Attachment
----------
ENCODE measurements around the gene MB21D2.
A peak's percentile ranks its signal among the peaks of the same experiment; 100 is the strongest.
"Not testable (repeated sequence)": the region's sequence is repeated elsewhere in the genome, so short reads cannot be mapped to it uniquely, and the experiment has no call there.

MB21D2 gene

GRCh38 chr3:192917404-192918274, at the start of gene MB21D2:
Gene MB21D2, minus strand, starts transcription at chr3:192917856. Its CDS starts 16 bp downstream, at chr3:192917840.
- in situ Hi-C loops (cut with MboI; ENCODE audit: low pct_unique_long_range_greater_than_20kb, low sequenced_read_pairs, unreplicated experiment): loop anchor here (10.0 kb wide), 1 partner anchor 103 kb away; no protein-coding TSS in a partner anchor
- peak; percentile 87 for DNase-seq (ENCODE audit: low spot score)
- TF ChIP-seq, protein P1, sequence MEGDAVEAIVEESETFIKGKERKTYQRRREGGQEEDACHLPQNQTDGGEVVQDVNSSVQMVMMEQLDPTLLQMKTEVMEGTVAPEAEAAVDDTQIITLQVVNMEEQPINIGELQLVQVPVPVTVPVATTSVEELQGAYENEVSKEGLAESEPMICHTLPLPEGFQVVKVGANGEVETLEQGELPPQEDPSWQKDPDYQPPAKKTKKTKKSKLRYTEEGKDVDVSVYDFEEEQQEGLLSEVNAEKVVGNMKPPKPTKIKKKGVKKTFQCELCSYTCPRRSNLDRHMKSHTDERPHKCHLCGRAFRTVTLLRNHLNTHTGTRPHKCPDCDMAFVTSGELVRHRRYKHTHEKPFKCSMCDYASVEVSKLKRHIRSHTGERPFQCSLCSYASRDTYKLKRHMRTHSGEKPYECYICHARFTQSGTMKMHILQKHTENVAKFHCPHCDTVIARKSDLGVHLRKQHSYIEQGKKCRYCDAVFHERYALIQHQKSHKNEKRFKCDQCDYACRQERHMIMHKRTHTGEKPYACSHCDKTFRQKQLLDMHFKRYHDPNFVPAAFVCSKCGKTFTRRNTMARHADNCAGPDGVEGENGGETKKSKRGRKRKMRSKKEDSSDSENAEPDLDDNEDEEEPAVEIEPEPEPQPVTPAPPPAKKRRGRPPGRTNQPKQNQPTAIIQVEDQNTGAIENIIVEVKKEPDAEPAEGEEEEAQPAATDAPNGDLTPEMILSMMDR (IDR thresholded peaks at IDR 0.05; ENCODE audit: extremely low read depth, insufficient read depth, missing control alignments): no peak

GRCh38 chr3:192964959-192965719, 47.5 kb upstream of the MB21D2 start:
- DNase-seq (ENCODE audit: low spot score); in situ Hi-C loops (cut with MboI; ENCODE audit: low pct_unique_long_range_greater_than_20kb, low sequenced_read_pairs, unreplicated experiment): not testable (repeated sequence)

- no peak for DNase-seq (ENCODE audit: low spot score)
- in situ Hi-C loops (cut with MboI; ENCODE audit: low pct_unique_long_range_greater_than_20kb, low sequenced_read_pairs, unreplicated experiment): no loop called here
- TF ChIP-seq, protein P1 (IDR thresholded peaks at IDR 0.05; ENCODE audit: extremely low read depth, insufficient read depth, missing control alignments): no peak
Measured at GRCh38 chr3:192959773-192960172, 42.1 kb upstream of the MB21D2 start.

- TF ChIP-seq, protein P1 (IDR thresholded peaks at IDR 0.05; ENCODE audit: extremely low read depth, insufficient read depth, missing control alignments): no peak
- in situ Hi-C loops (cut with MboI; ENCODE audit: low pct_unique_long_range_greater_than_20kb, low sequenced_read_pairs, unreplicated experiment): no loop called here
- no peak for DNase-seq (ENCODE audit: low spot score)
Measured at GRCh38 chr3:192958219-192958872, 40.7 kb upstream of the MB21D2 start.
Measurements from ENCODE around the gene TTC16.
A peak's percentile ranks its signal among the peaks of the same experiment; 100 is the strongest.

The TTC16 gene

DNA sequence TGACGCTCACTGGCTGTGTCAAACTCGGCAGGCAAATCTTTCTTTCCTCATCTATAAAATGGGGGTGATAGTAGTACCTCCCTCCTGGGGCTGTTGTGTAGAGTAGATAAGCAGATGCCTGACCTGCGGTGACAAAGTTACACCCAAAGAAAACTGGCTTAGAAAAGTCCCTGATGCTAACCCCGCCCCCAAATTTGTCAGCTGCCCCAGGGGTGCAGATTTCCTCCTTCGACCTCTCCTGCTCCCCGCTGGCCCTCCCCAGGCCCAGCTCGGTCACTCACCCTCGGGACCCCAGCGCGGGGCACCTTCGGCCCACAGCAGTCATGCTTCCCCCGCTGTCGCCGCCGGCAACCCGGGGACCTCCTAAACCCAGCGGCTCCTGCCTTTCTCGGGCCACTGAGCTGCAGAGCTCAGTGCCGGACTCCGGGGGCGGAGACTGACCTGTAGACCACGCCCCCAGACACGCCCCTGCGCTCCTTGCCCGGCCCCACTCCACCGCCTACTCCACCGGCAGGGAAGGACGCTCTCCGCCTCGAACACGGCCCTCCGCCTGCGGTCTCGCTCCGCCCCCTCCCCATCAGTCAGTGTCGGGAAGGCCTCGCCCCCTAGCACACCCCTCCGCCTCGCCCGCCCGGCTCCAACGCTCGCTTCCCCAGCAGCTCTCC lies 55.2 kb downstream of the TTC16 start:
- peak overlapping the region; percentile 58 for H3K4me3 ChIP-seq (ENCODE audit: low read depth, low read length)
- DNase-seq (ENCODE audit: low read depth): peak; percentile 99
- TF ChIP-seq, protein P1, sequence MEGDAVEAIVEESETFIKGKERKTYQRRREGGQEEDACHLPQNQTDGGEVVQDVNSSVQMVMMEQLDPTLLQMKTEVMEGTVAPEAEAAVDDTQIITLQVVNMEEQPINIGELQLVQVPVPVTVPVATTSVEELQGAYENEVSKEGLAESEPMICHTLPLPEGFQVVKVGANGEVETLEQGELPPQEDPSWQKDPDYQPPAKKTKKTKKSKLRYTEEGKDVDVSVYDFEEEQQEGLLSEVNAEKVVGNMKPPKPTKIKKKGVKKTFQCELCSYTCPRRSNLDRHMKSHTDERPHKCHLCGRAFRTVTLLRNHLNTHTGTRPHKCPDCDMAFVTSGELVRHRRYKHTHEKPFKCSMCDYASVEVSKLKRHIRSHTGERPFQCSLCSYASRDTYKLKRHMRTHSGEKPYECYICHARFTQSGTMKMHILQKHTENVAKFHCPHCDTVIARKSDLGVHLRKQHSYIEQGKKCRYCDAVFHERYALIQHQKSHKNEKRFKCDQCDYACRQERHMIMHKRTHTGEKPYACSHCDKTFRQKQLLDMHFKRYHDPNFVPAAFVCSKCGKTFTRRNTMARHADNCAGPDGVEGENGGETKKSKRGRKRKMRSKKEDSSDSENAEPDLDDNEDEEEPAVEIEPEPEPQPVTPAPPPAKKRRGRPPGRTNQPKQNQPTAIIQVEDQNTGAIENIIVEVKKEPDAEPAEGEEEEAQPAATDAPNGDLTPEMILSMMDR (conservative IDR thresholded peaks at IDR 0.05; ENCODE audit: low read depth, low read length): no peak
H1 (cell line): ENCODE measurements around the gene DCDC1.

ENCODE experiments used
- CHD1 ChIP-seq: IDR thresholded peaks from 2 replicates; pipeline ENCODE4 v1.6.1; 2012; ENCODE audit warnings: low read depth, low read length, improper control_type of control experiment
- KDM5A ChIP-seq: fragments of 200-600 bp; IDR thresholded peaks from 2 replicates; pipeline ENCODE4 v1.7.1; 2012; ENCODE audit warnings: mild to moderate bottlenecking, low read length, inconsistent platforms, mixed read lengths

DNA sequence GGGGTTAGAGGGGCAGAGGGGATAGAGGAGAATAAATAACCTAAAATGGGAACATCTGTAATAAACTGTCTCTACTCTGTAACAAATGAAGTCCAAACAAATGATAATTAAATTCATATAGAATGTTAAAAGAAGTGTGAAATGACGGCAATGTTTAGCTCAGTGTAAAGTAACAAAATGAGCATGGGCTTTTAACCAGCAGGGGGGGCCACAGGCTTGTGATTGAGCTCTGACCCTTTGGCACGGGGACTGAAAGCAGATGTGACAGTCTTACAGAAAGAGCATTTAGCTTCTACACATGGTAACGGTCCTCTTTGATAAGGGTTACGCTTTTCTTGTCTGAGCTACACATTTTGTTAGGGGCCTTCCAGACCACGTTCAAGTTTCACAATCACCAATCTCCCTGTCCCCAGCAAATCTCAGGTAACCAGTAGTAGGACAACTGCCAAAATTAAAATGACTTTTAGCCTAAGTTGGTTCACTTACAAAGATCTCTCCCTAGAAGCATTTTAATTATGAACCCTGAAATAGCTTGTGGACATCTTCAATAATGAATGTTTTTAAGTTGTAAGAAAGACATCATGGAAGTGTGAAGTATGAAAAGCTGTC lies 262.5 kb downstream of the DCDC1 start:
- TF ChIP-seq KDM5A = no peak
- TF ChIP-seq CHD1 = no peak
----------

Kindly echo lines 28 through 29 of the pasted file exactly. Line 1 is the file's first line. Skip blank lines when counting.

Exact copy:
ENCODE experiments used
- CHD1 ChIP-seq: IDR thresholded peaks from 2 replicates; pipeline ENCODE4 v1.6.1; 2012; ENCODE audit warnings: low read depth, low read length, improper control_type of control experiment